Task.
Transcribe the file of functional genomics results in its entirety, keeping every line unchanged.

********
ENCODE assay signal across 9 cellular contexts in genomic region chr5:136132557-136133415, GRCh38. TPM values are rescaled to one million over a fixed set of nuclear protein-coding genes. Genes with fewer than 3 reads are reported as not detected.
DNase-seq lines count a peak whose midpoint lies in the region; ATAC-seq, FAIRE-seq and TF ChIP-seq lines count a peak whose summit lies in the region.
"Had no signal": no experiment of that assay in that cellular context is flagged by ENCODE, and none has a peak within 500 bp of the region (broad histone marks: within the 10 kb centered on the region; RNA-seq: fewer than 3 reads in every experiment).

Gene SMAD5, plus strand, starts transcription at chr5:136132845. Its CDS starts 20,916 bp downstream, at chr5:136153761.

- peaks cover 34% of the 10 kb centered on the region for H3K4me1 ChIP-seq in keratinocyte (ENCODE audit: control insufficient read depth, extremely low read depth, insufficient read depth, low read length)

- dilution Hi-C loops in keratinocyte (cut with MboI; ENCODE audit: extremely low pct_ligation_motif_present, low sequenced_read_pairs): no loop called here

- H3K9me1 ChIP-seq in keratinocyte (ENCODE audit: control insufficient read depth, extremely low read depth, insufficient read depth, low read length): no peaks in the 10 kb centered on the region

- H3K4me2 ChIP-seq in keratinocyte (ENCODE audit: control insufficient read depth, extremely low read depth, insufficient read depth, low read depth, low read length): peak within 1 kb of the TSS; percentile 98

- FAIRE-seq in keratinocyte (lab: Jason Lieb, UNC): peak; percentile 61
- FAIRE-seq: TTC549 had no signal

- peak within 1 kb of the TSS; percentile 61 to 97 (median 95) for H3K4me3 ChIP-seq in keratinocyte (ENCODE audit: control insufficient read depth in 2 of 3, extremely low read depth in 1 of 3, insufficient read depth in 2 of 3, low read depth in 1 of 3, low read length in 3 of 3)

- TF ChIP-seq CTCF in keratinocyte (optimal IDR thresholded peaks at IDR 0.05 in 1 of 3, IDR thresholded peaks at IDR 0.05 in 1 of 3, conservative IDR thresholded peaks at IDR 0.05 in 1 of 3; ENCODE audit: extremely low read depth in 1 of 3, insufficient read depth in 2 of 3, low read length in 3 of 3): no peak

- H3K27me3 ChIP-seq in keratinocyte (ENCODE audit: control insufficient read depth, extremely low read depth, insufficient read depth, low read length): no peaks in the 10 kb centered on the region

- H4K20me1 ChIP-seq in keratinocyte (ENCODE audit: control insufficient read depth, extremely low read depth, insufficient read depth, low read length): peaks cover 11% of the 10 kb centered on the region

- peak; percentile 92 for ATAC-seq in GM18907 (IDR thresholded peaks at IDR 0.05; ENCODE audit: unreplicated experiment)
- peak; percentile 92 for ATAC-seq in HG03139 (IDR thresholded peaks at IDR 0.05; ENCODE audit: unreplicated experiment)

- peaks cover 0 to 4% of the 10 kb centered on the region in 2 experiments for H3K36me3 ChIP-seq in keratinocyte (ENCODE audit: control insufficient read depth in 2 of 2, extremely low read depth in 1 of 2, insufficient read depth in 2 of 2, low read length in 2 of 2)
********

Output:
ENCODE assay signal across 9 cellular contexts in genomic region chr5:136132557-136133415, GRCh38. TPM values are rescaled to one million over a fixed set of nuclear protein-coding genes. Genes with fewer than 3 reads are reported as not detected.
DNase-seq lines count a peak whose midpoint lies in the region; ATAC-seq, FAIRE-seq and TF ChIP-seq lines count a peak whose summit lies in the region.
"Had no signal": no experiment of that assay in that cellular context is flagged by ENCODE, and none has a peak within 500 bp of the region (broad histone marks: within the 10 kb centered on the region; RNA-seq: fewer than 3 reads in every experiment).

Gene SMAD5, plus strand, starts transcription at chr5:136132845. Its CDS starts 20,916 bp downstream, at chr5:136153761.

- peaks cover 34% of the 10 kb centered on the region for H3K4me1 ChIP-seq in keratinocyte (ENCODE audit: control insufficient read depth, extremely low read depth, insufficient read depth, low read length)

- dilution Hi-C loops in keratinocyte (cut with MboI; ENCODE audit: extremely low pct_ligation_motif_present, low sequenced_read_pairs): no loop called here

- H3K9me1 ChIP-seq in keratinocyte (ENCODE audit: control insufficient read depth, extremely low read depth, insufficient read depth, low read length): no peaks in the 10 kb centered on the region

- H3K4me2 ChIP-seq in keratinocyte (ENCODE audit: control insufficient read depth, extremely low read depth, insufficient read depth, low read depth, low read length): peak within 1 kb of the TSS; percentile 98

- FAIRE-seq in keratinocyte (lab: Jason Lieb, UNC): peak; percentile 61
- FAIRE-seq: TTC549 had no signal

- peak within 1 kb of the TSS; percentile 61 to 97 (median 95) for H3K4me3 ChIP-seq in keratinocyte (ENCODE audit: control insufficient read depth in 2 of 3, extremely low read depth in 1 of 3, insufficient read depth in 2 of 3, low read depth in 1 of 3, low read length in 3 of 3)

- TF ChIP-seq CTCF in keratinocyte (optimal IDR thresholded peaks at IDR 0.05 in 1 of 3, IDR thresholded peaks at IDR 0.05 in 1 of 3, conservative IDR thresholded peaks at IDR 0.05 in 1 of 3; ENCODE audit: extremely low read depth in 1 of 3, insufficient read depth in 2 of 3, low read length in 3 of 3): no peak

- H3K27me3 ChIP-seq in keratinocyte (ENCODE audit: control insufficient read depth, extremely low read depth, insufficient read depth, low read length): no peaks in the 10 kb centered on the region

- H4K20me1 ChIP-seq in keratinocyte (ENCODE audit: control insufficient read depth, extremely low read depth, insufficient read depth, low read length): peaks cover 11% of the 10 kb centered on the region

- peak; percentile 92 for ATAC-seq in GM18907 (IDR thresholded peaks at IDR 0.05; ENCODE audit: unreplicated experiment)
- peak; percentile 92 for ATAC-seq in HG03139 (IDR thresholded peaks at IDR 0.05; ENCODE audit: unreplicated experiment)

- peaks cover 0 to 4% of the 10 kb centered on the region in 2 experiments for H3K36me3 ChIP-seq in keratinocyte (ENCODE audit: control insufficient read depth in 2 of 2, extremely low read depth in 1 of 2, insufficient read depth in 2 of 2, low read length in 2 of 2)